Friday, August 31, 2007

An industry in crocodile tears

Flipping through channels I just caught a little of the BBC's coverage of today's service for Diana and was moved to turn on the computer in order to rant about it. VOMIT! There was a little boy on saying how it was about the memory of the dead princess and looking "suitably" sad. But that child was probably only a baby when she died and ... words fail me, it's absolutely ridiculous. He really had no idea of her other than he'd been told; as the majority of the public don't either, just what they read about her or saw on telly. They "owned" her but didn't "know" her. It makes me cross to think we're raising a new generation to buy papers full of drivel about her. Sigh.

Although her death was sad for her children and family: it really wasn't and certainly isn't now that sad for anyone else.

If Joe Public is weeping for her ten years down the line, I think it's being extremely self-indulgent. Lachrymose, false sentimentality, enjoying just how empathetic they are, wallowing, revelling in their feigned sensitivity. Vomit. She was an extremely privileged woman, and while it didn't come without a price and I doubt she was a particularly happy person, she wasn't worth this beautification. She did work for charities and I'm not knocking that, but all of the royal family do that - I believe Anne is usually the hardest-"working" royal when they work it out.



Twizi said...

And it always nags about how they portray her as the first royal to do things like shake hands with Joe Public and all that. It's forgotten that not that long ago the Queen Mum broke tradition and did such stuff and so did the Queen - they have all that protocol stuff and security issues where it wasn't so long ago you'd anloy see them being swept past or from a very long distance, and the Public put them on a pedestal. My bugbear is also this stuff about how Charles had an affair... excuse me the most famous royal affair is the King and the actress all those centuries ago - like what's new now? I'm sure all those royal arranged marriages weren't all happy ....humm thinking of the most famous divorcee of all, old Henry VIII - at least we don't go in for beheading spouses these days.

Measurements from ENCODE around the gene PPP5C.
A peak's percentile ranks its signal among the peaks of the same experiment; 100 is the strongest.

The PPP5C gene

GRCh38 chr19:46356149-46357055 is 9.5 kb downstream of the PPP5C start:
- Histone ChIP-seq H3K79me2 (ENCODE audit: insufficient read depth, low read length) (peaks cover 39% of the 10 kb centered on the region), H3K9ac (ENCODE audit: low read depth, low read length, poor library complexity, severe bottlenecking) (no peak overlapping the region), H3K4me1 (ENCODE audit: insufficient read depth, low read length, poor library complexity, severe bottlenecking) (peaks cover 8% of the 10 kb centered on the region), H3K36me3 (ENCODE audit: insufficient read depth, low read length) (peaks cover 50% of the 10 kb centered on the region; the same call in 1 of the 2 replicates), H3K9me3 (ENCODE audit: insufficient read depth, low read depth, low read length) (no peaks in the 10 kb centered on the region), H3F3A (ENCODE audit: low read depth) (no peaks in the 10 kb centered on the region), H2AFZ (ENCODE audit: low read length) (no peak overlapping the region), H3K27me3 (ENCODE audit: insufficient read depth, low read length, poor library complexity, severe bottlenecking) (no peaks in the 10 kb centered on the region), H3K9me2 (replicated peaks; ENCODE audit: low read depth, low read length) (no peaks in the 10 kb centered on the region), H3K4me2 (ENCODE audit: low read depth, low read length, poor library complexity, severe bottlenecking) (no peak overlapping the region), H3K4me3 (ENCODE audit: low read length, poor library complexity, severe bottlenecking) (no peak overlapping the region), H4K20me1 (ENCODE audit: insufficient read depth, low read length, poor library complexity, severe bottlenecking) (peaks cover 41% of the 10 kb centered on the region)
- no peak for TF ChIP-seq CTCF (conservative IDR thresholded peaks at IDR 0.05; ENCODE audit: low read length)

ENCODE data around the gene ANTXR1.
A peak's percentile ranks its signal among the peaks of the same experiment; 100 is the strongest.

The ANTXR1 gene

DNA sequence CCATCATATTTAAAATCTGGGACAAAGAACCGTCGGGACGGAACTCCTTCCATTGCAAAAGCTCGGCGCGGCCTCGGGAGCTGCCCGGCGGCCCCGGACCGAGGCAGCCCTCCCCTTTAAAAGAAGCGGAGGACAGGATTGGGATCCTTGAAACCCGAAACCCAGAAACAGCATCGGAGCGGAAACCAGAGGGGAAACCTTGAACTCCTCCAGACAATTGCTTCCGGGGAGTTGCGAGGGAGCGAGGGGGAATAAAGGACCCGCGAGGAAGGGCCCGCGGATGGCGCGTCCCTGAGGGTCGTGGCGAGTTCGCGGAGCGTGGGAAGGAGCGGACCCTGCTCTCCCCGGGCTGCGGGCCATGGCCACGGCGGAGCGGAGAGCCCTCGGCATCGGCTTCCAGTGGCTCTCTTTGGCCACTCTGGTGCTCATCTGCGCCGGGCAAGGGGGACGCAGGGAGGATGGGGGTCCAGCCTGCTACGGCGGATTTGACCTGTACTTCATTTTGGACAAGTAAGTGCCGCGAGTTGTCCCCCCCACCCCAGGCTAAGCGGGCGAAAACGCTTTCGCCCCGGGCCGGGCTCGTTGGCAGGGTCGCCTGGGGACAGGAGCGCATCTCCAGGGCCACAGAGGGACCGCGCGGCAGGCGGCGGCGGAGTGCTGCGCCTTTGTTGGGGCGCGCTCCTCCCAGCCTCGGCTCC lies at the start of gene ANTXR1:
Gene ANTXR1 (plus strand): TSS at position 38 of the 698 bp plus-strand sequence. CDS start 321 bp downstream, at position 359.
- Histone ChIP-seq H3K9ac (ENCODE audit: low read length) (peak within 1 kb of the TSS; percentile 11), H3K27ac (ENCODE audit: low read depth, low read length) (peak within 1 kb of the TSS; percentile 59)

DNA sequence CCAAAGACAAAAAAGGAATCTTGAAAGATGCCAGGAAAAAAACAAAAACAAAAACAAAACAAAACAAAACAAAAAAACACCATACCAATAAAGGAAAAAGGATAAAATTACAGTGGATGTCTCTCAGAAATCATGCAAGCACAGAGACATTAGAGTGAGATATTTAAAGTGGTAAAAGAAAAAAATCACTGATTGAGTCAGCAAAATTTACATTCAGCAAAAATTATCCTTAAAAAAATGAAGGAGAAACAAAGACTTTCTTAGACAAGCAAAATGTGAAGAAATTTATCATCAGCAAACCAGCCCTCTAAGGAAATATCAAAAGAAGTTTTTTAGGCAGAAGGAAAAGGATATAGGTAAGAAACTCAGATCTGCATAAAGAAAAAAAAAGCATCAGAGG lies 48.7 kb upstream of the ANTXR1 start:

Anonymous said...

Hi there,

I watched that, yes, the cute little choir boy with the feigned empathy was pukeworthy. I watched one of those long gossipy documentaries about the Princess of Hearts. Did you know she snuck out of Kensington Palace at night in order to enjoy nookie with her heart surgeon "friend" in his hospital accomm and when the paparazzi got wise to it she told the press that she was out "visiting the sick incognito". Given what she was *actually* doing, this bit of hypocrisy makes me think she deserves no adulation for anything she supposedly did "for the disadvantaged". Maybe she was into land mines because there was a strapping young soldier she was having an affair with at the time? I didn't like her much before but after that documentary I was very sad that someone with that much power and money and influence was also so foolish and lacking in character. Pah, I'm not going to mourn her loss!

The service of remembrance did have some lovely music, and the bishop who did the sermon started it with the very provocative words "Who's cheating?" making the princes look daggers at him for a moment - priceless!!!! It was all just the preamble to a cosy anecdote about pensioners Di met playing cards. But still!